Spoiler Alert: Although the trailers and teasers have shown most of the movie, if you want to walk into the theatre completely blind, read this review after watching ‘2.0’.
Indian movies in general have a problem with sequels. They often lack continuity or suffer from the go-big-or-go-home syndrome, thereby leading to a product that looks nothing more than a cash grab. And given how S. Shankar had already gone big with ‘Enthiran’, ‘2.0’ was showing all the telltale signs of a movie doubling down on what was good about its predecessor and botching it up. However, after walking out of the theater, I couldn’t help but feel that I had watched one of the best sequels in Indian cinema.
S. Shankar hits the ground running with ‘2.0’ and uses the first half to establish how intimidating Akshay Kumar’s Pakshi Rajan is. And while doing so, he shows off some of the best visual effects we’ve seen in Indian cinema, along with some insanely creative kills.
Just like the trailers have shown, ‘2.0’ opens with a silhouetted Akshay Kumar killing himself on a mobile tower, while dozens of birds circle around his dead body. Soon after that, mobiles mysteriously start flying off of everybody’s hands and into the sky. And in comes Rajnikanth’s Dr. Vaseegaran, who has become a sort of Tony Stark figure, to bring the situation under control with his gadgets and nifty graphics.
While ‘Enthiran’ posed as a rom-com, oscillating between Vaseegaran, Chitti and Sana (who’s just a voice on a phone here), ‘2.0’ turns into a post-modern horror show as it brings tidal waves of cellphones on the minor villains of the movie. And, no, it’s not done in an U/A way, with the camera cutting away from the gore. You get to watch Akshay’s Fifth Force engulf his enemies and split them open like a fresh watermelon.
As Shankar fleshes out Pakshi’s relentlessly brutal nature, Chitti’s emphatic return to the big screen feels necessary. And through their tussle, ‘2.0’ poses some extremely relevant questions for the audience to ponder over.
After going through the initial images of Pakshi Rajan and the memes spawned by the trailers, I bet you must’ve wondered why Akshay Kumar chose this movie. Well, the answer to that is in the extended flashback, where the script and Akshay meet to create a villain you can root for. While Shankar pokes at the politics and business angle of the telecom industry, Akshay uses his acting chops to sell scene after scene about how destructive mankind is.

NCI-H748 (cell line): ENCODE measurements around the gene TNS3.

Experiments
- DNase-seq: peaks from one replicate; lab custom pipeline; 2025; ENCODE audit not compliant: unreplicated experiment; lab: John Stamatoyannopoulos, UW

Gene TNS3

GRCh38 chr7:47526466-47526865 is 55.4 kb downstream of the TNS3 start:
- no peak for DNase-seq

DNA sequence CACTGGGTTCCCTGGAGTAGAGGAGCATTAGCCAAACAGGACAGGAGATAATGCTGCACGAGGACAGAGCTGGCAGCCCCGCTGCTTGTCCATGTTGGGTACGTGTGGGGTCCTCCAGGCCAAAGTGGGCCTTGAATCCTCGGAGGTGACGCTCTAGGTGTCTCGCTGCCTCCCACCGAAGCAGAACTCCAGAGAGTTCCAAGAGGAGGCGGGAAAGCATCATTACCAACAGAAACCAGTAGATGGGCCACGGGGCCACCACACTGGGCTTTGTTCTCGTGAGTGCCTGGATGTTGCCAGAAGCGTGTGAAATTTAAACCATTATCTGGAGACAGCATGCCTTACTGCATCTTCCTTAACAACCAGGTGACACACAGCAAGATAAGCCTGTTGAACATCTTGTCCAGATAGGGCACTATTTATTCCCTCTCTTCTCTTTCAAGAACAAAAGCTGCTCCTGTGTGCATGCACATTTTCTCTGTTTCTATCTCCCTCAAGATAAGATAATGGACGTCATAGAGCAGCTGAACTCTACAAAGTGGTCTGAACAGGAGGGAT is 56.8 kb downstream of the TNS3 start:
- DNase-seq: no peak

Both Rajnikanth and Amy Jackson serve their part well, as they let Nirav Shah’s cinematography and production designer Muthuraj do most of the heavy lifting. While many other side-characters come and go, it’s only Adil Hussain’s performance as the spineless Minister Vijay Kumar that creates a lasting impression. That said, as the movie enters its last act, Shankar’s script starts to fall apart like one of Chitti’s intricate mega-structures.
Despite being a two-and-a-half-hour long movie, Shankar and editor Anthony manages to keep ‘2.0’ evenly paced. But, it gets too self-indulgent after setting up a high-stakes third act.
Although Shankar introduces a minor villain (Dhinendra Bohra) in the first act of the movie, he seemingly forgets about him, only to bring him back to set the final act into motion. And despite pulling off a great twist involving Vaseegaran and Pakshi, Shankar goes for the easier way out by pitting a giant Akshay Kumar versus an equally gigantic Rajnikanth, something we’ve only seen a 100 times in Hollywood movies.
The reason why I’m calling it the “easier way out” is because the third act puts all the pressure on the VFX team and throws all the storytelling out of the window. It does double down on the dynamic camerawork shown throughout the movie, but kills all the subtlety that the story has been building. And that’s when you begin to question that why the hell does Akshay Kumar look like an eagle?
So, in conclusion, ‘2.0’ is a fun movie where Shankar follows the MCU’s trend of creating a great villain to bolster a message that’ll resonate among the masses. And if you’re able to ignore the occasional wonky CGI and over-the-top humour, it might end up being on your “best movies of the year” list.
Cover Image Source: Lyca Productions